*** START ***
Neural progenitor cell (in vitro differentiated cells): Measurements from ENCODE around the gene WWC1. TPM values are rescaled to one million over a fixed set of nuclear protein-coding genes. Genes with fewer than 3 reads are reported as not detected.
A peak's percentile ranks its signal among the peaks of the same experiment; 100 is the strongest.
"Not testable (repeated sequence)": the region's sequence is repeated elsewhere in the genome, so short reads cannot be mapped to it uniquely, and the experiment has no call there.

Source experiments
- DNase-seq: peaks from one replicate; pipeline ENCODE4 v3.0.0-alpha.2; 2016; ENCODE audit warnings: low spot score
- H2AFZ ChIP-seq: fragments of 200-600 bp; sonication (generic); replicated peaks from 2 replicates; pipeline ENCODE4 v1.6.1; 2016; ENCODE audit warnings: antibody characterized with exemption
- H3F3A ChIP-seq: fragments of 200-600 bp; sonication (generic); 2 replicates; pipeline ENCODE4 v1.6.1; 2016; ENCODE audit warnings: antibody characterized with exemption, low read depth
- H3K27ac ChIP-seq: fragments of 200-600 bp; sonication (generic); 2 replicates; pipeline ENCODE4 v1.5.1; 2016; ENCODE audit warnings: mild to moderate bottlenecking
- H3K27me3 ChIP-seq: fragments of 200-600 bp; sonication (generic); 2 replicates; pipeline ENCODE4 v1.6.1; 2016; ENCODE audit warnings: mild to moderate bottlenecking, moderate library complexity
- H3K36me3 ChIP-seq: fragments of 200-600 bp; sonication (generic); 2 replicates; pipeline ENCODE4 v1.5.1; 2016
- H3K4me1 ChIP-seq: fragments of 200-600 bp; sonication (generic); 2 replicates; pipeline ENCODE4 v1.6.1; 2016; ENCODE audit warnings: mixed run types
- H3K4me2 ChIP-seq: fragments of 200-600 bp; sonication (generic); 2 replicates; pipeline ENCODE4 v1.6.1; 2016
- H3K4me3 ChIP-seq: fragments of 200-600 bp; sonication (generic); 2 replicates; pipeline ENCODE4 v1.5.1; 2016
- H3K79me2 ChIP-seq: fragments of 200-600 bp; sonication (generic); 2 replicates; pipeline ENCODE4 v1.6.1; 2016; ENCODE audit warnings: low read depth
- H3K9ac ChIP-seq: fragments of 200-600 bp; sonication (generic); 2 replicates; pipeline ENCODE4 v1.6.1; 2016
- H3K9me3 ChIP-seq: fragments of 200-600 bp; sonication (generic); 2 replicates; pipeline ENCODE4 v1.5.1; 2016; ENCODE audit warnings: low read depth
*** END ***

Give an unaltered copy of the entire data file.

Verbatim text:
Neural progenitor cell (in vitro differentiated cells): Measurements from ENCODE around the gene WWC1. TPM values are rescaled to one million over a fixed set of nuclear protein-coding genes. Genes with fewer than 3 reads are reported as not detected.
A peak's percentile ranks its signal among the peaks of the same experiment; 100 is the strongest.
"Not testable (repeated sequence)": the region's sequence is repeated elsewhere in the genome, so short reads cannot be mapped to it uniquely, and the experiment has no call there.

Source experiments
- DNase-seq: peaks from one replicate; pipeline ENCODE4 v3.0.0-alpha.2; 2016; ENCODE audit warnings: low spot score
- H2AFZ ChIP-seq: fragments of 200-600 bp; sonication (generic); replicated peaks from 2 replicates; pipeline ENCODE4 v1.6.1; 2016; ENCODE audit warnings: antibody characterized with exemption
- H3F3A ChIP-seq: fragments of 200-600 bp; sonication (generic); 2 replicates; pipeline ENCODE4 v1.6.1; 2016; ENCODE audit warnings: antibody characterized with exemption, low read depth
- H3K27ac ChIP-seq: fragments of 200-600 bp; sonication (generic); 2 replicates; pipeline ENCODE4 v1.5.1; 2016; ENCODE audit warnings: mild to moderate bottlenecking
- H3K27me3 ChIP-seq: fragments of 200-600 bp; sonication (generic); 2 replicates; pipeline ENCODE4 v1.6.1; 2016; ENCODE audit warnings: mild to moderate bottlenecking, moderate library complexity
- H3K36me3 ChIP-seq: fragments of 200-600 bp; sonication (generic); 2 replicates; pipeline ENCODE4 v1.5.1; 2016
- H3K4me1 ChIP-seq: fragments of 200-600 bp; sonication (generic); 2 replicates; pipeline ENCODE4 v1.6.1; 2016; ENCODE audit warnings: mixed run types
- H3K4me2 ChIP-seq: fragments of 200-600 bp; sonication (generic); 2 replicates; pipeline ENCODE4 v1.6.1; 2016
- H3K4me3 ChIP-seq: fragments of 200-600 bp; sonication (generic); 2 replicates; pipeline ENCODE4 v1.5.1; 2016
- H3K79me2 ChIP-seq: fragments of 200-600 bp; sonication (generic); 2 replicates; pipeline ENCODE4 v1.6.1; 2016; ENCODE audit warnings: low read depth
- H3K9ac ChIP-seq: fragments of 200-600 bp; sonication (generic); 2 replicates; pipeline ENCODE4 v1.6.1; 2016
- H3K9me3 ChIP-seq: fragments of 200-600 bp; sonication (generic); 2 replicates; pipeline ENCODE4 v1.5.1; 2016; ENCODE audit warnings: low read depth